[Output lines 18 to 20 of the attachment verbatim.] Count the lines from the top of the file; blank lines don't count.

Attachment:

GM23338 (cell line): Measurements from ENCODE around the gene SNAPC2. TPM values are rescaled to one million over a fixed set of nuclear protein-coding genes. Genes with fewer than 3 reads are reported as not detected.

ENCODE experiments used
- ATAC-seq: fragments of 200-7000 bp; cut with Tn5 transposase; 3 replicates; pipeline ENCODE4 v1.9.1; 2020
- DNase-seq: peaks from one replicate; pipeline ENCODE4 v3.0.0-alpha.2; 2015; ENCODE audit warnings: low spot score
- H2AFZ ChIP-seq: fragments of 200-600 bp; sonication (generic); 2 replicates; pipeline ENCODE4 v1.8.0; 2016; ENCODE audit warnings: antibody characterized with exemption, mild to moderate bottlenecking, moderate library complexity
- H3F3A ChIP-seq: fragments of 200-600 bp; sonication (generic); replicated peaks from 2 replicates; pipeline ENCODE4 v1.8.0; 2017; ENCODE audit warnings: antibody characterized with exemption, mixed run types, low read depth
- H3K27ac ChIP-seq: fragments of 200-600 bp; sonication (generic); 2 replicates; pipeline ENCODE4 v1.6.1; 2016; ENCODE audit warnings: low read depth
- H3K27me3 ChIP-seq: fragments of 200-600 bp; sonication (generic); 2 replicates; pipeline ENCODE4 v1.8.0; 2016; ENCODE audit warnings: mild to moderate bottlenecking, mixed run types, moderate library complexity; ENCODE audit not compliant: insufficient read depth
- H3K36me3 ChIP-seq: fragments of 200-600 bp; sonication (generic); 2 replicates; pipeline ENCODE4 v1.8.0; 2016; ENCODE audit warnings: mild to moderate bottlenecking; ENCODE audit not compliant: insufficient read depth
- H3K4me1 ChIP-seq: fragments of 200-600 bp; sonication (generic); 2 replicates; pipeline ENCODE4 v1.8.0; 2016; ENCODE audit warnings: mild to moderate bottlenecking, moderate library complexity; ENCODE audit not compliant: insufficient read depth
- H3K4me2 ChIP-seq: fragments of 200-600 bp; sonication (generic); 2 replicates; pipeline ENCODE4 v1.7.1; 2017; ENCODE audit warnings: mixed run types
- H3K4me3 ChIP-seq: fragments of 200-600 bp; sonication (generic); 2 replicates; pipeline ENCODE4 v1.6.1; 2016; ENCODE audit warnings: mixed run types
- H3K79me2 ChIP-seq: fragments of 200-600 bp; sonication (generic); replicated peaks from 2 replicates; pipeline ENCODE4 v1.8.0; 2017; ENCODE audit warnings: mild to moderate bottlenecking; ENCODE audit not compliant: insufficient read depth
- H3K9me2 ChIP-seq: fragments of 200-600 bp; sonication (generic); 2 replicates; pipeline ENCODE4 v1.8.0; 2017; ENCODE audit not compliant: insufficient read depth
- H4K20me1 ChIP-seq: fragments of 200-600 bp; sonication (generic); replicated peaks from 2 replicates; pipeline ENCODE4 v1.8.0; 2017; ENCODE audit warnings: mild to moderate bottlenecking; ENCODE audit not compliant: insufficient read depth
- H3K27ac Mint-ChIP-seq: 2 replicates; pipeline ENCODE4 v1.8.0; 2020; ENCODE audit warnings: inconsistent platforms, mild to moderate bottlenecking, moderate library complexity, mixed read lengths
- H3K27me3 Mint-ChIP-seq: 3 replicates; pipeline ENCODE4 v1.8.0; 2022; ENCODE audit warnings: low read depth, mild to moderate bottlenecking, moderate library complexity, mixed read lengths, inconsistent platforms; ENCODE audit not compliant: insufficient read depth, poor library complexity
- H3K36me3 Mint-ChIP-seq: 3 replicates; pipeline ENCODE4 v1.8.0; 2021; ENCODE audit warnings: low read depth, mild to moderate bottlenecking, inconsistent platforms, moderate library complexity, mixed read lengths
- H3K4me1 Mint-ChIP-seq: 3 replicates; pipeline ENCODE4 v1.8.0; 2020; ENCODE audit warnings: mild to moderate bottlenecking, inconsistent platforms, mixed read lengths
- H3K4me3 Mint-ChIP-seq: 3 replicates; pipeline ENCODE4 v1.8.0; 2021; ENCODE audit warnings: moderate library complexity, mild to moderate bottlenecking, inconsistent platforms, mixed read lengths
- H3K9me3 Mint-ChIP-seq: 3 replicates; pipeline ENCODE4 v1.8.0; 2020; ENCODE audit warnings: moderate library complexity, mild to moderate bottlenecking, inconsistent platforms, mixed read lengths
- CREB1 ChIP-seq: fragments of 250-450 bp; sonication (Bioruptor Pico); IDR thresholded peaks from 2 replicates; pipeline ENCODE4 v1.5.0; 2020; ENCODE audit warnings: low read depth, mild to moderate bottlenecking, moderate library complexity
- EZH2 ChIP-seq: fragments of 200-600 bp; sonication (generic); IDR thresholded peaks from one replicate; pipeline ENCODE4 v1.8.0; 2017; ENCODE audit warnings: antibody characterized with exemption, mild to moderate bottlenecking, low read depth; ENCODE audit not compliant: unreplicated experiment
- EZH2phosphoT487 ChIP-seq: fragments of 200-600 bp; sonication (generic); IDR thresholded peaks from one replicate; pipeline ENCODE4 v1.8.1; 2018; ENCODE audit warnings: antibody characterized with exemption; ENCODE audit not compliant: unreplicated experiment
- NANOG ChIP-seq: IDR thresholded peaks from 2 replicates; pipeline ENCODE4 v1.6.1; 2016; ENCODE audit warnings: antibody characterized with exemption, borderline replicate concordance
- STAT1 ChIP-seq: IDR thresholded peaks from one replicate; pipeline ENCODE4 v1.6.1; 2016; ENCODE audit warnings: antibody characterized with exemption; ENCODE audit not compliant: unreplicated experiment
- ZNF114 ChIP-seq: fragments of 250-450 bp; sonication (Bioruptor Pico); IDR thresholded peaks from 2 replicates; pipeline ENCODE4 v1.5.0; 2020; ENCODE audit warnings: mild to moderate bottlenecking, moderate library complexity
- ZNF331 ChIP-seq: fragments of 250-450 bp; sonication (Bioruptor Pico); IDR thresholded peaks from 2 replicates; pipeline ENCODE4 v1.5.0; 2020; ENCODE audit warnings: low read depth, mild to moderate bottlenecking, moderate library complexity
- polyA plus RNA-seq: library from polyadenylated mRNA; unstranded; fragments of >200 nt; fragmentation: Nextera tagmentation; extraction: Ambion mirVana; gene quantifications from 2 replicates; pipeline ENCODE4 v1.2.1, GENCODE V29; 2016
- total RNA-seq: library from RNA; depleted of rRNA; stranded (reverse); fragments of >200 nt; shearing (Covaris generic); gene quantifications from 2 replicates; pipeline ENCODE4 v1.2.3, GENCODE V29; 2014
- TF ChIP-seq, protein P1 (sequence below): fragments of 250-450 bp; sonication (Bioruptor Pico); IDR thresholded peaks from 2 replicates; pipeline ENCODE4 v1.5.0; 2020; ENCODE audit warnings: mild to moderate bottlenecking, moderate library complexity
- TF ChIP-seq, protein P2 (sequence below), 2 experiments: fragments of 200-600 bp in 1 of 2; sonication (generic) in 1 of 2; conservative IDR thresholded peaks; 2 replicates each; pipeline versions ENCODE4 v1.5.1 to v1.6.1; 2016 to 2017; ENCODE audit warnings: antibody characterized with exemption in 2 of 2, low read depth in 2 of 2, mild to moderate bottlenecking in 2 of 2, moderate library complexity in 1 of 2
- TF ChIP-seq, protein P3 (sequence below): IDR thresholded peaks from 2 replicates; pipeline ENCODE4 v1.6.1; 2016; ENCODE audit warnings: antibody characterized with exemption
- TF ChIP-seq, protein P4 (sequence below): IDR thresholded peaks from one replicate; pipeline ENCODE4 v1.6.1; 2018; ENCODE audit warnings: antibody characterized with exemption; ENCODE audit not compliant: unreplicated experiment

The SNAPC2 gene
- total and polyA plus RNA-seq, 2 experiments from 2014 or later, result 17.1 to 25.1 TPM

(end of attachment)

- H3K36me3 Mint-ChIP-seq: 3 replicates; pipeline ENCODE4 v1.8.0; 2021; ENCODE audit warnings: low read depth, mild to moderate bottlenecking, inconsistent platforms, moderate library complexity, mixed read lengths
- H3K4me1 Mint-ChIP-seq: 3 replicates; pipeline ENCODE4 v1.8.0; 2020; ENCODE audit warnings: mild to moderate bottlenecking, inconsistent platforms, mixed read lengths
- H3K4me3 Mint-ChIP-seq: 3 replicates; pipeline ENCODE4 v1.8.0; 2021; ENCODE audit warnings: moderate library complexity, mild to moderate bottlenecking, inconsistent platforms, mixed read lengths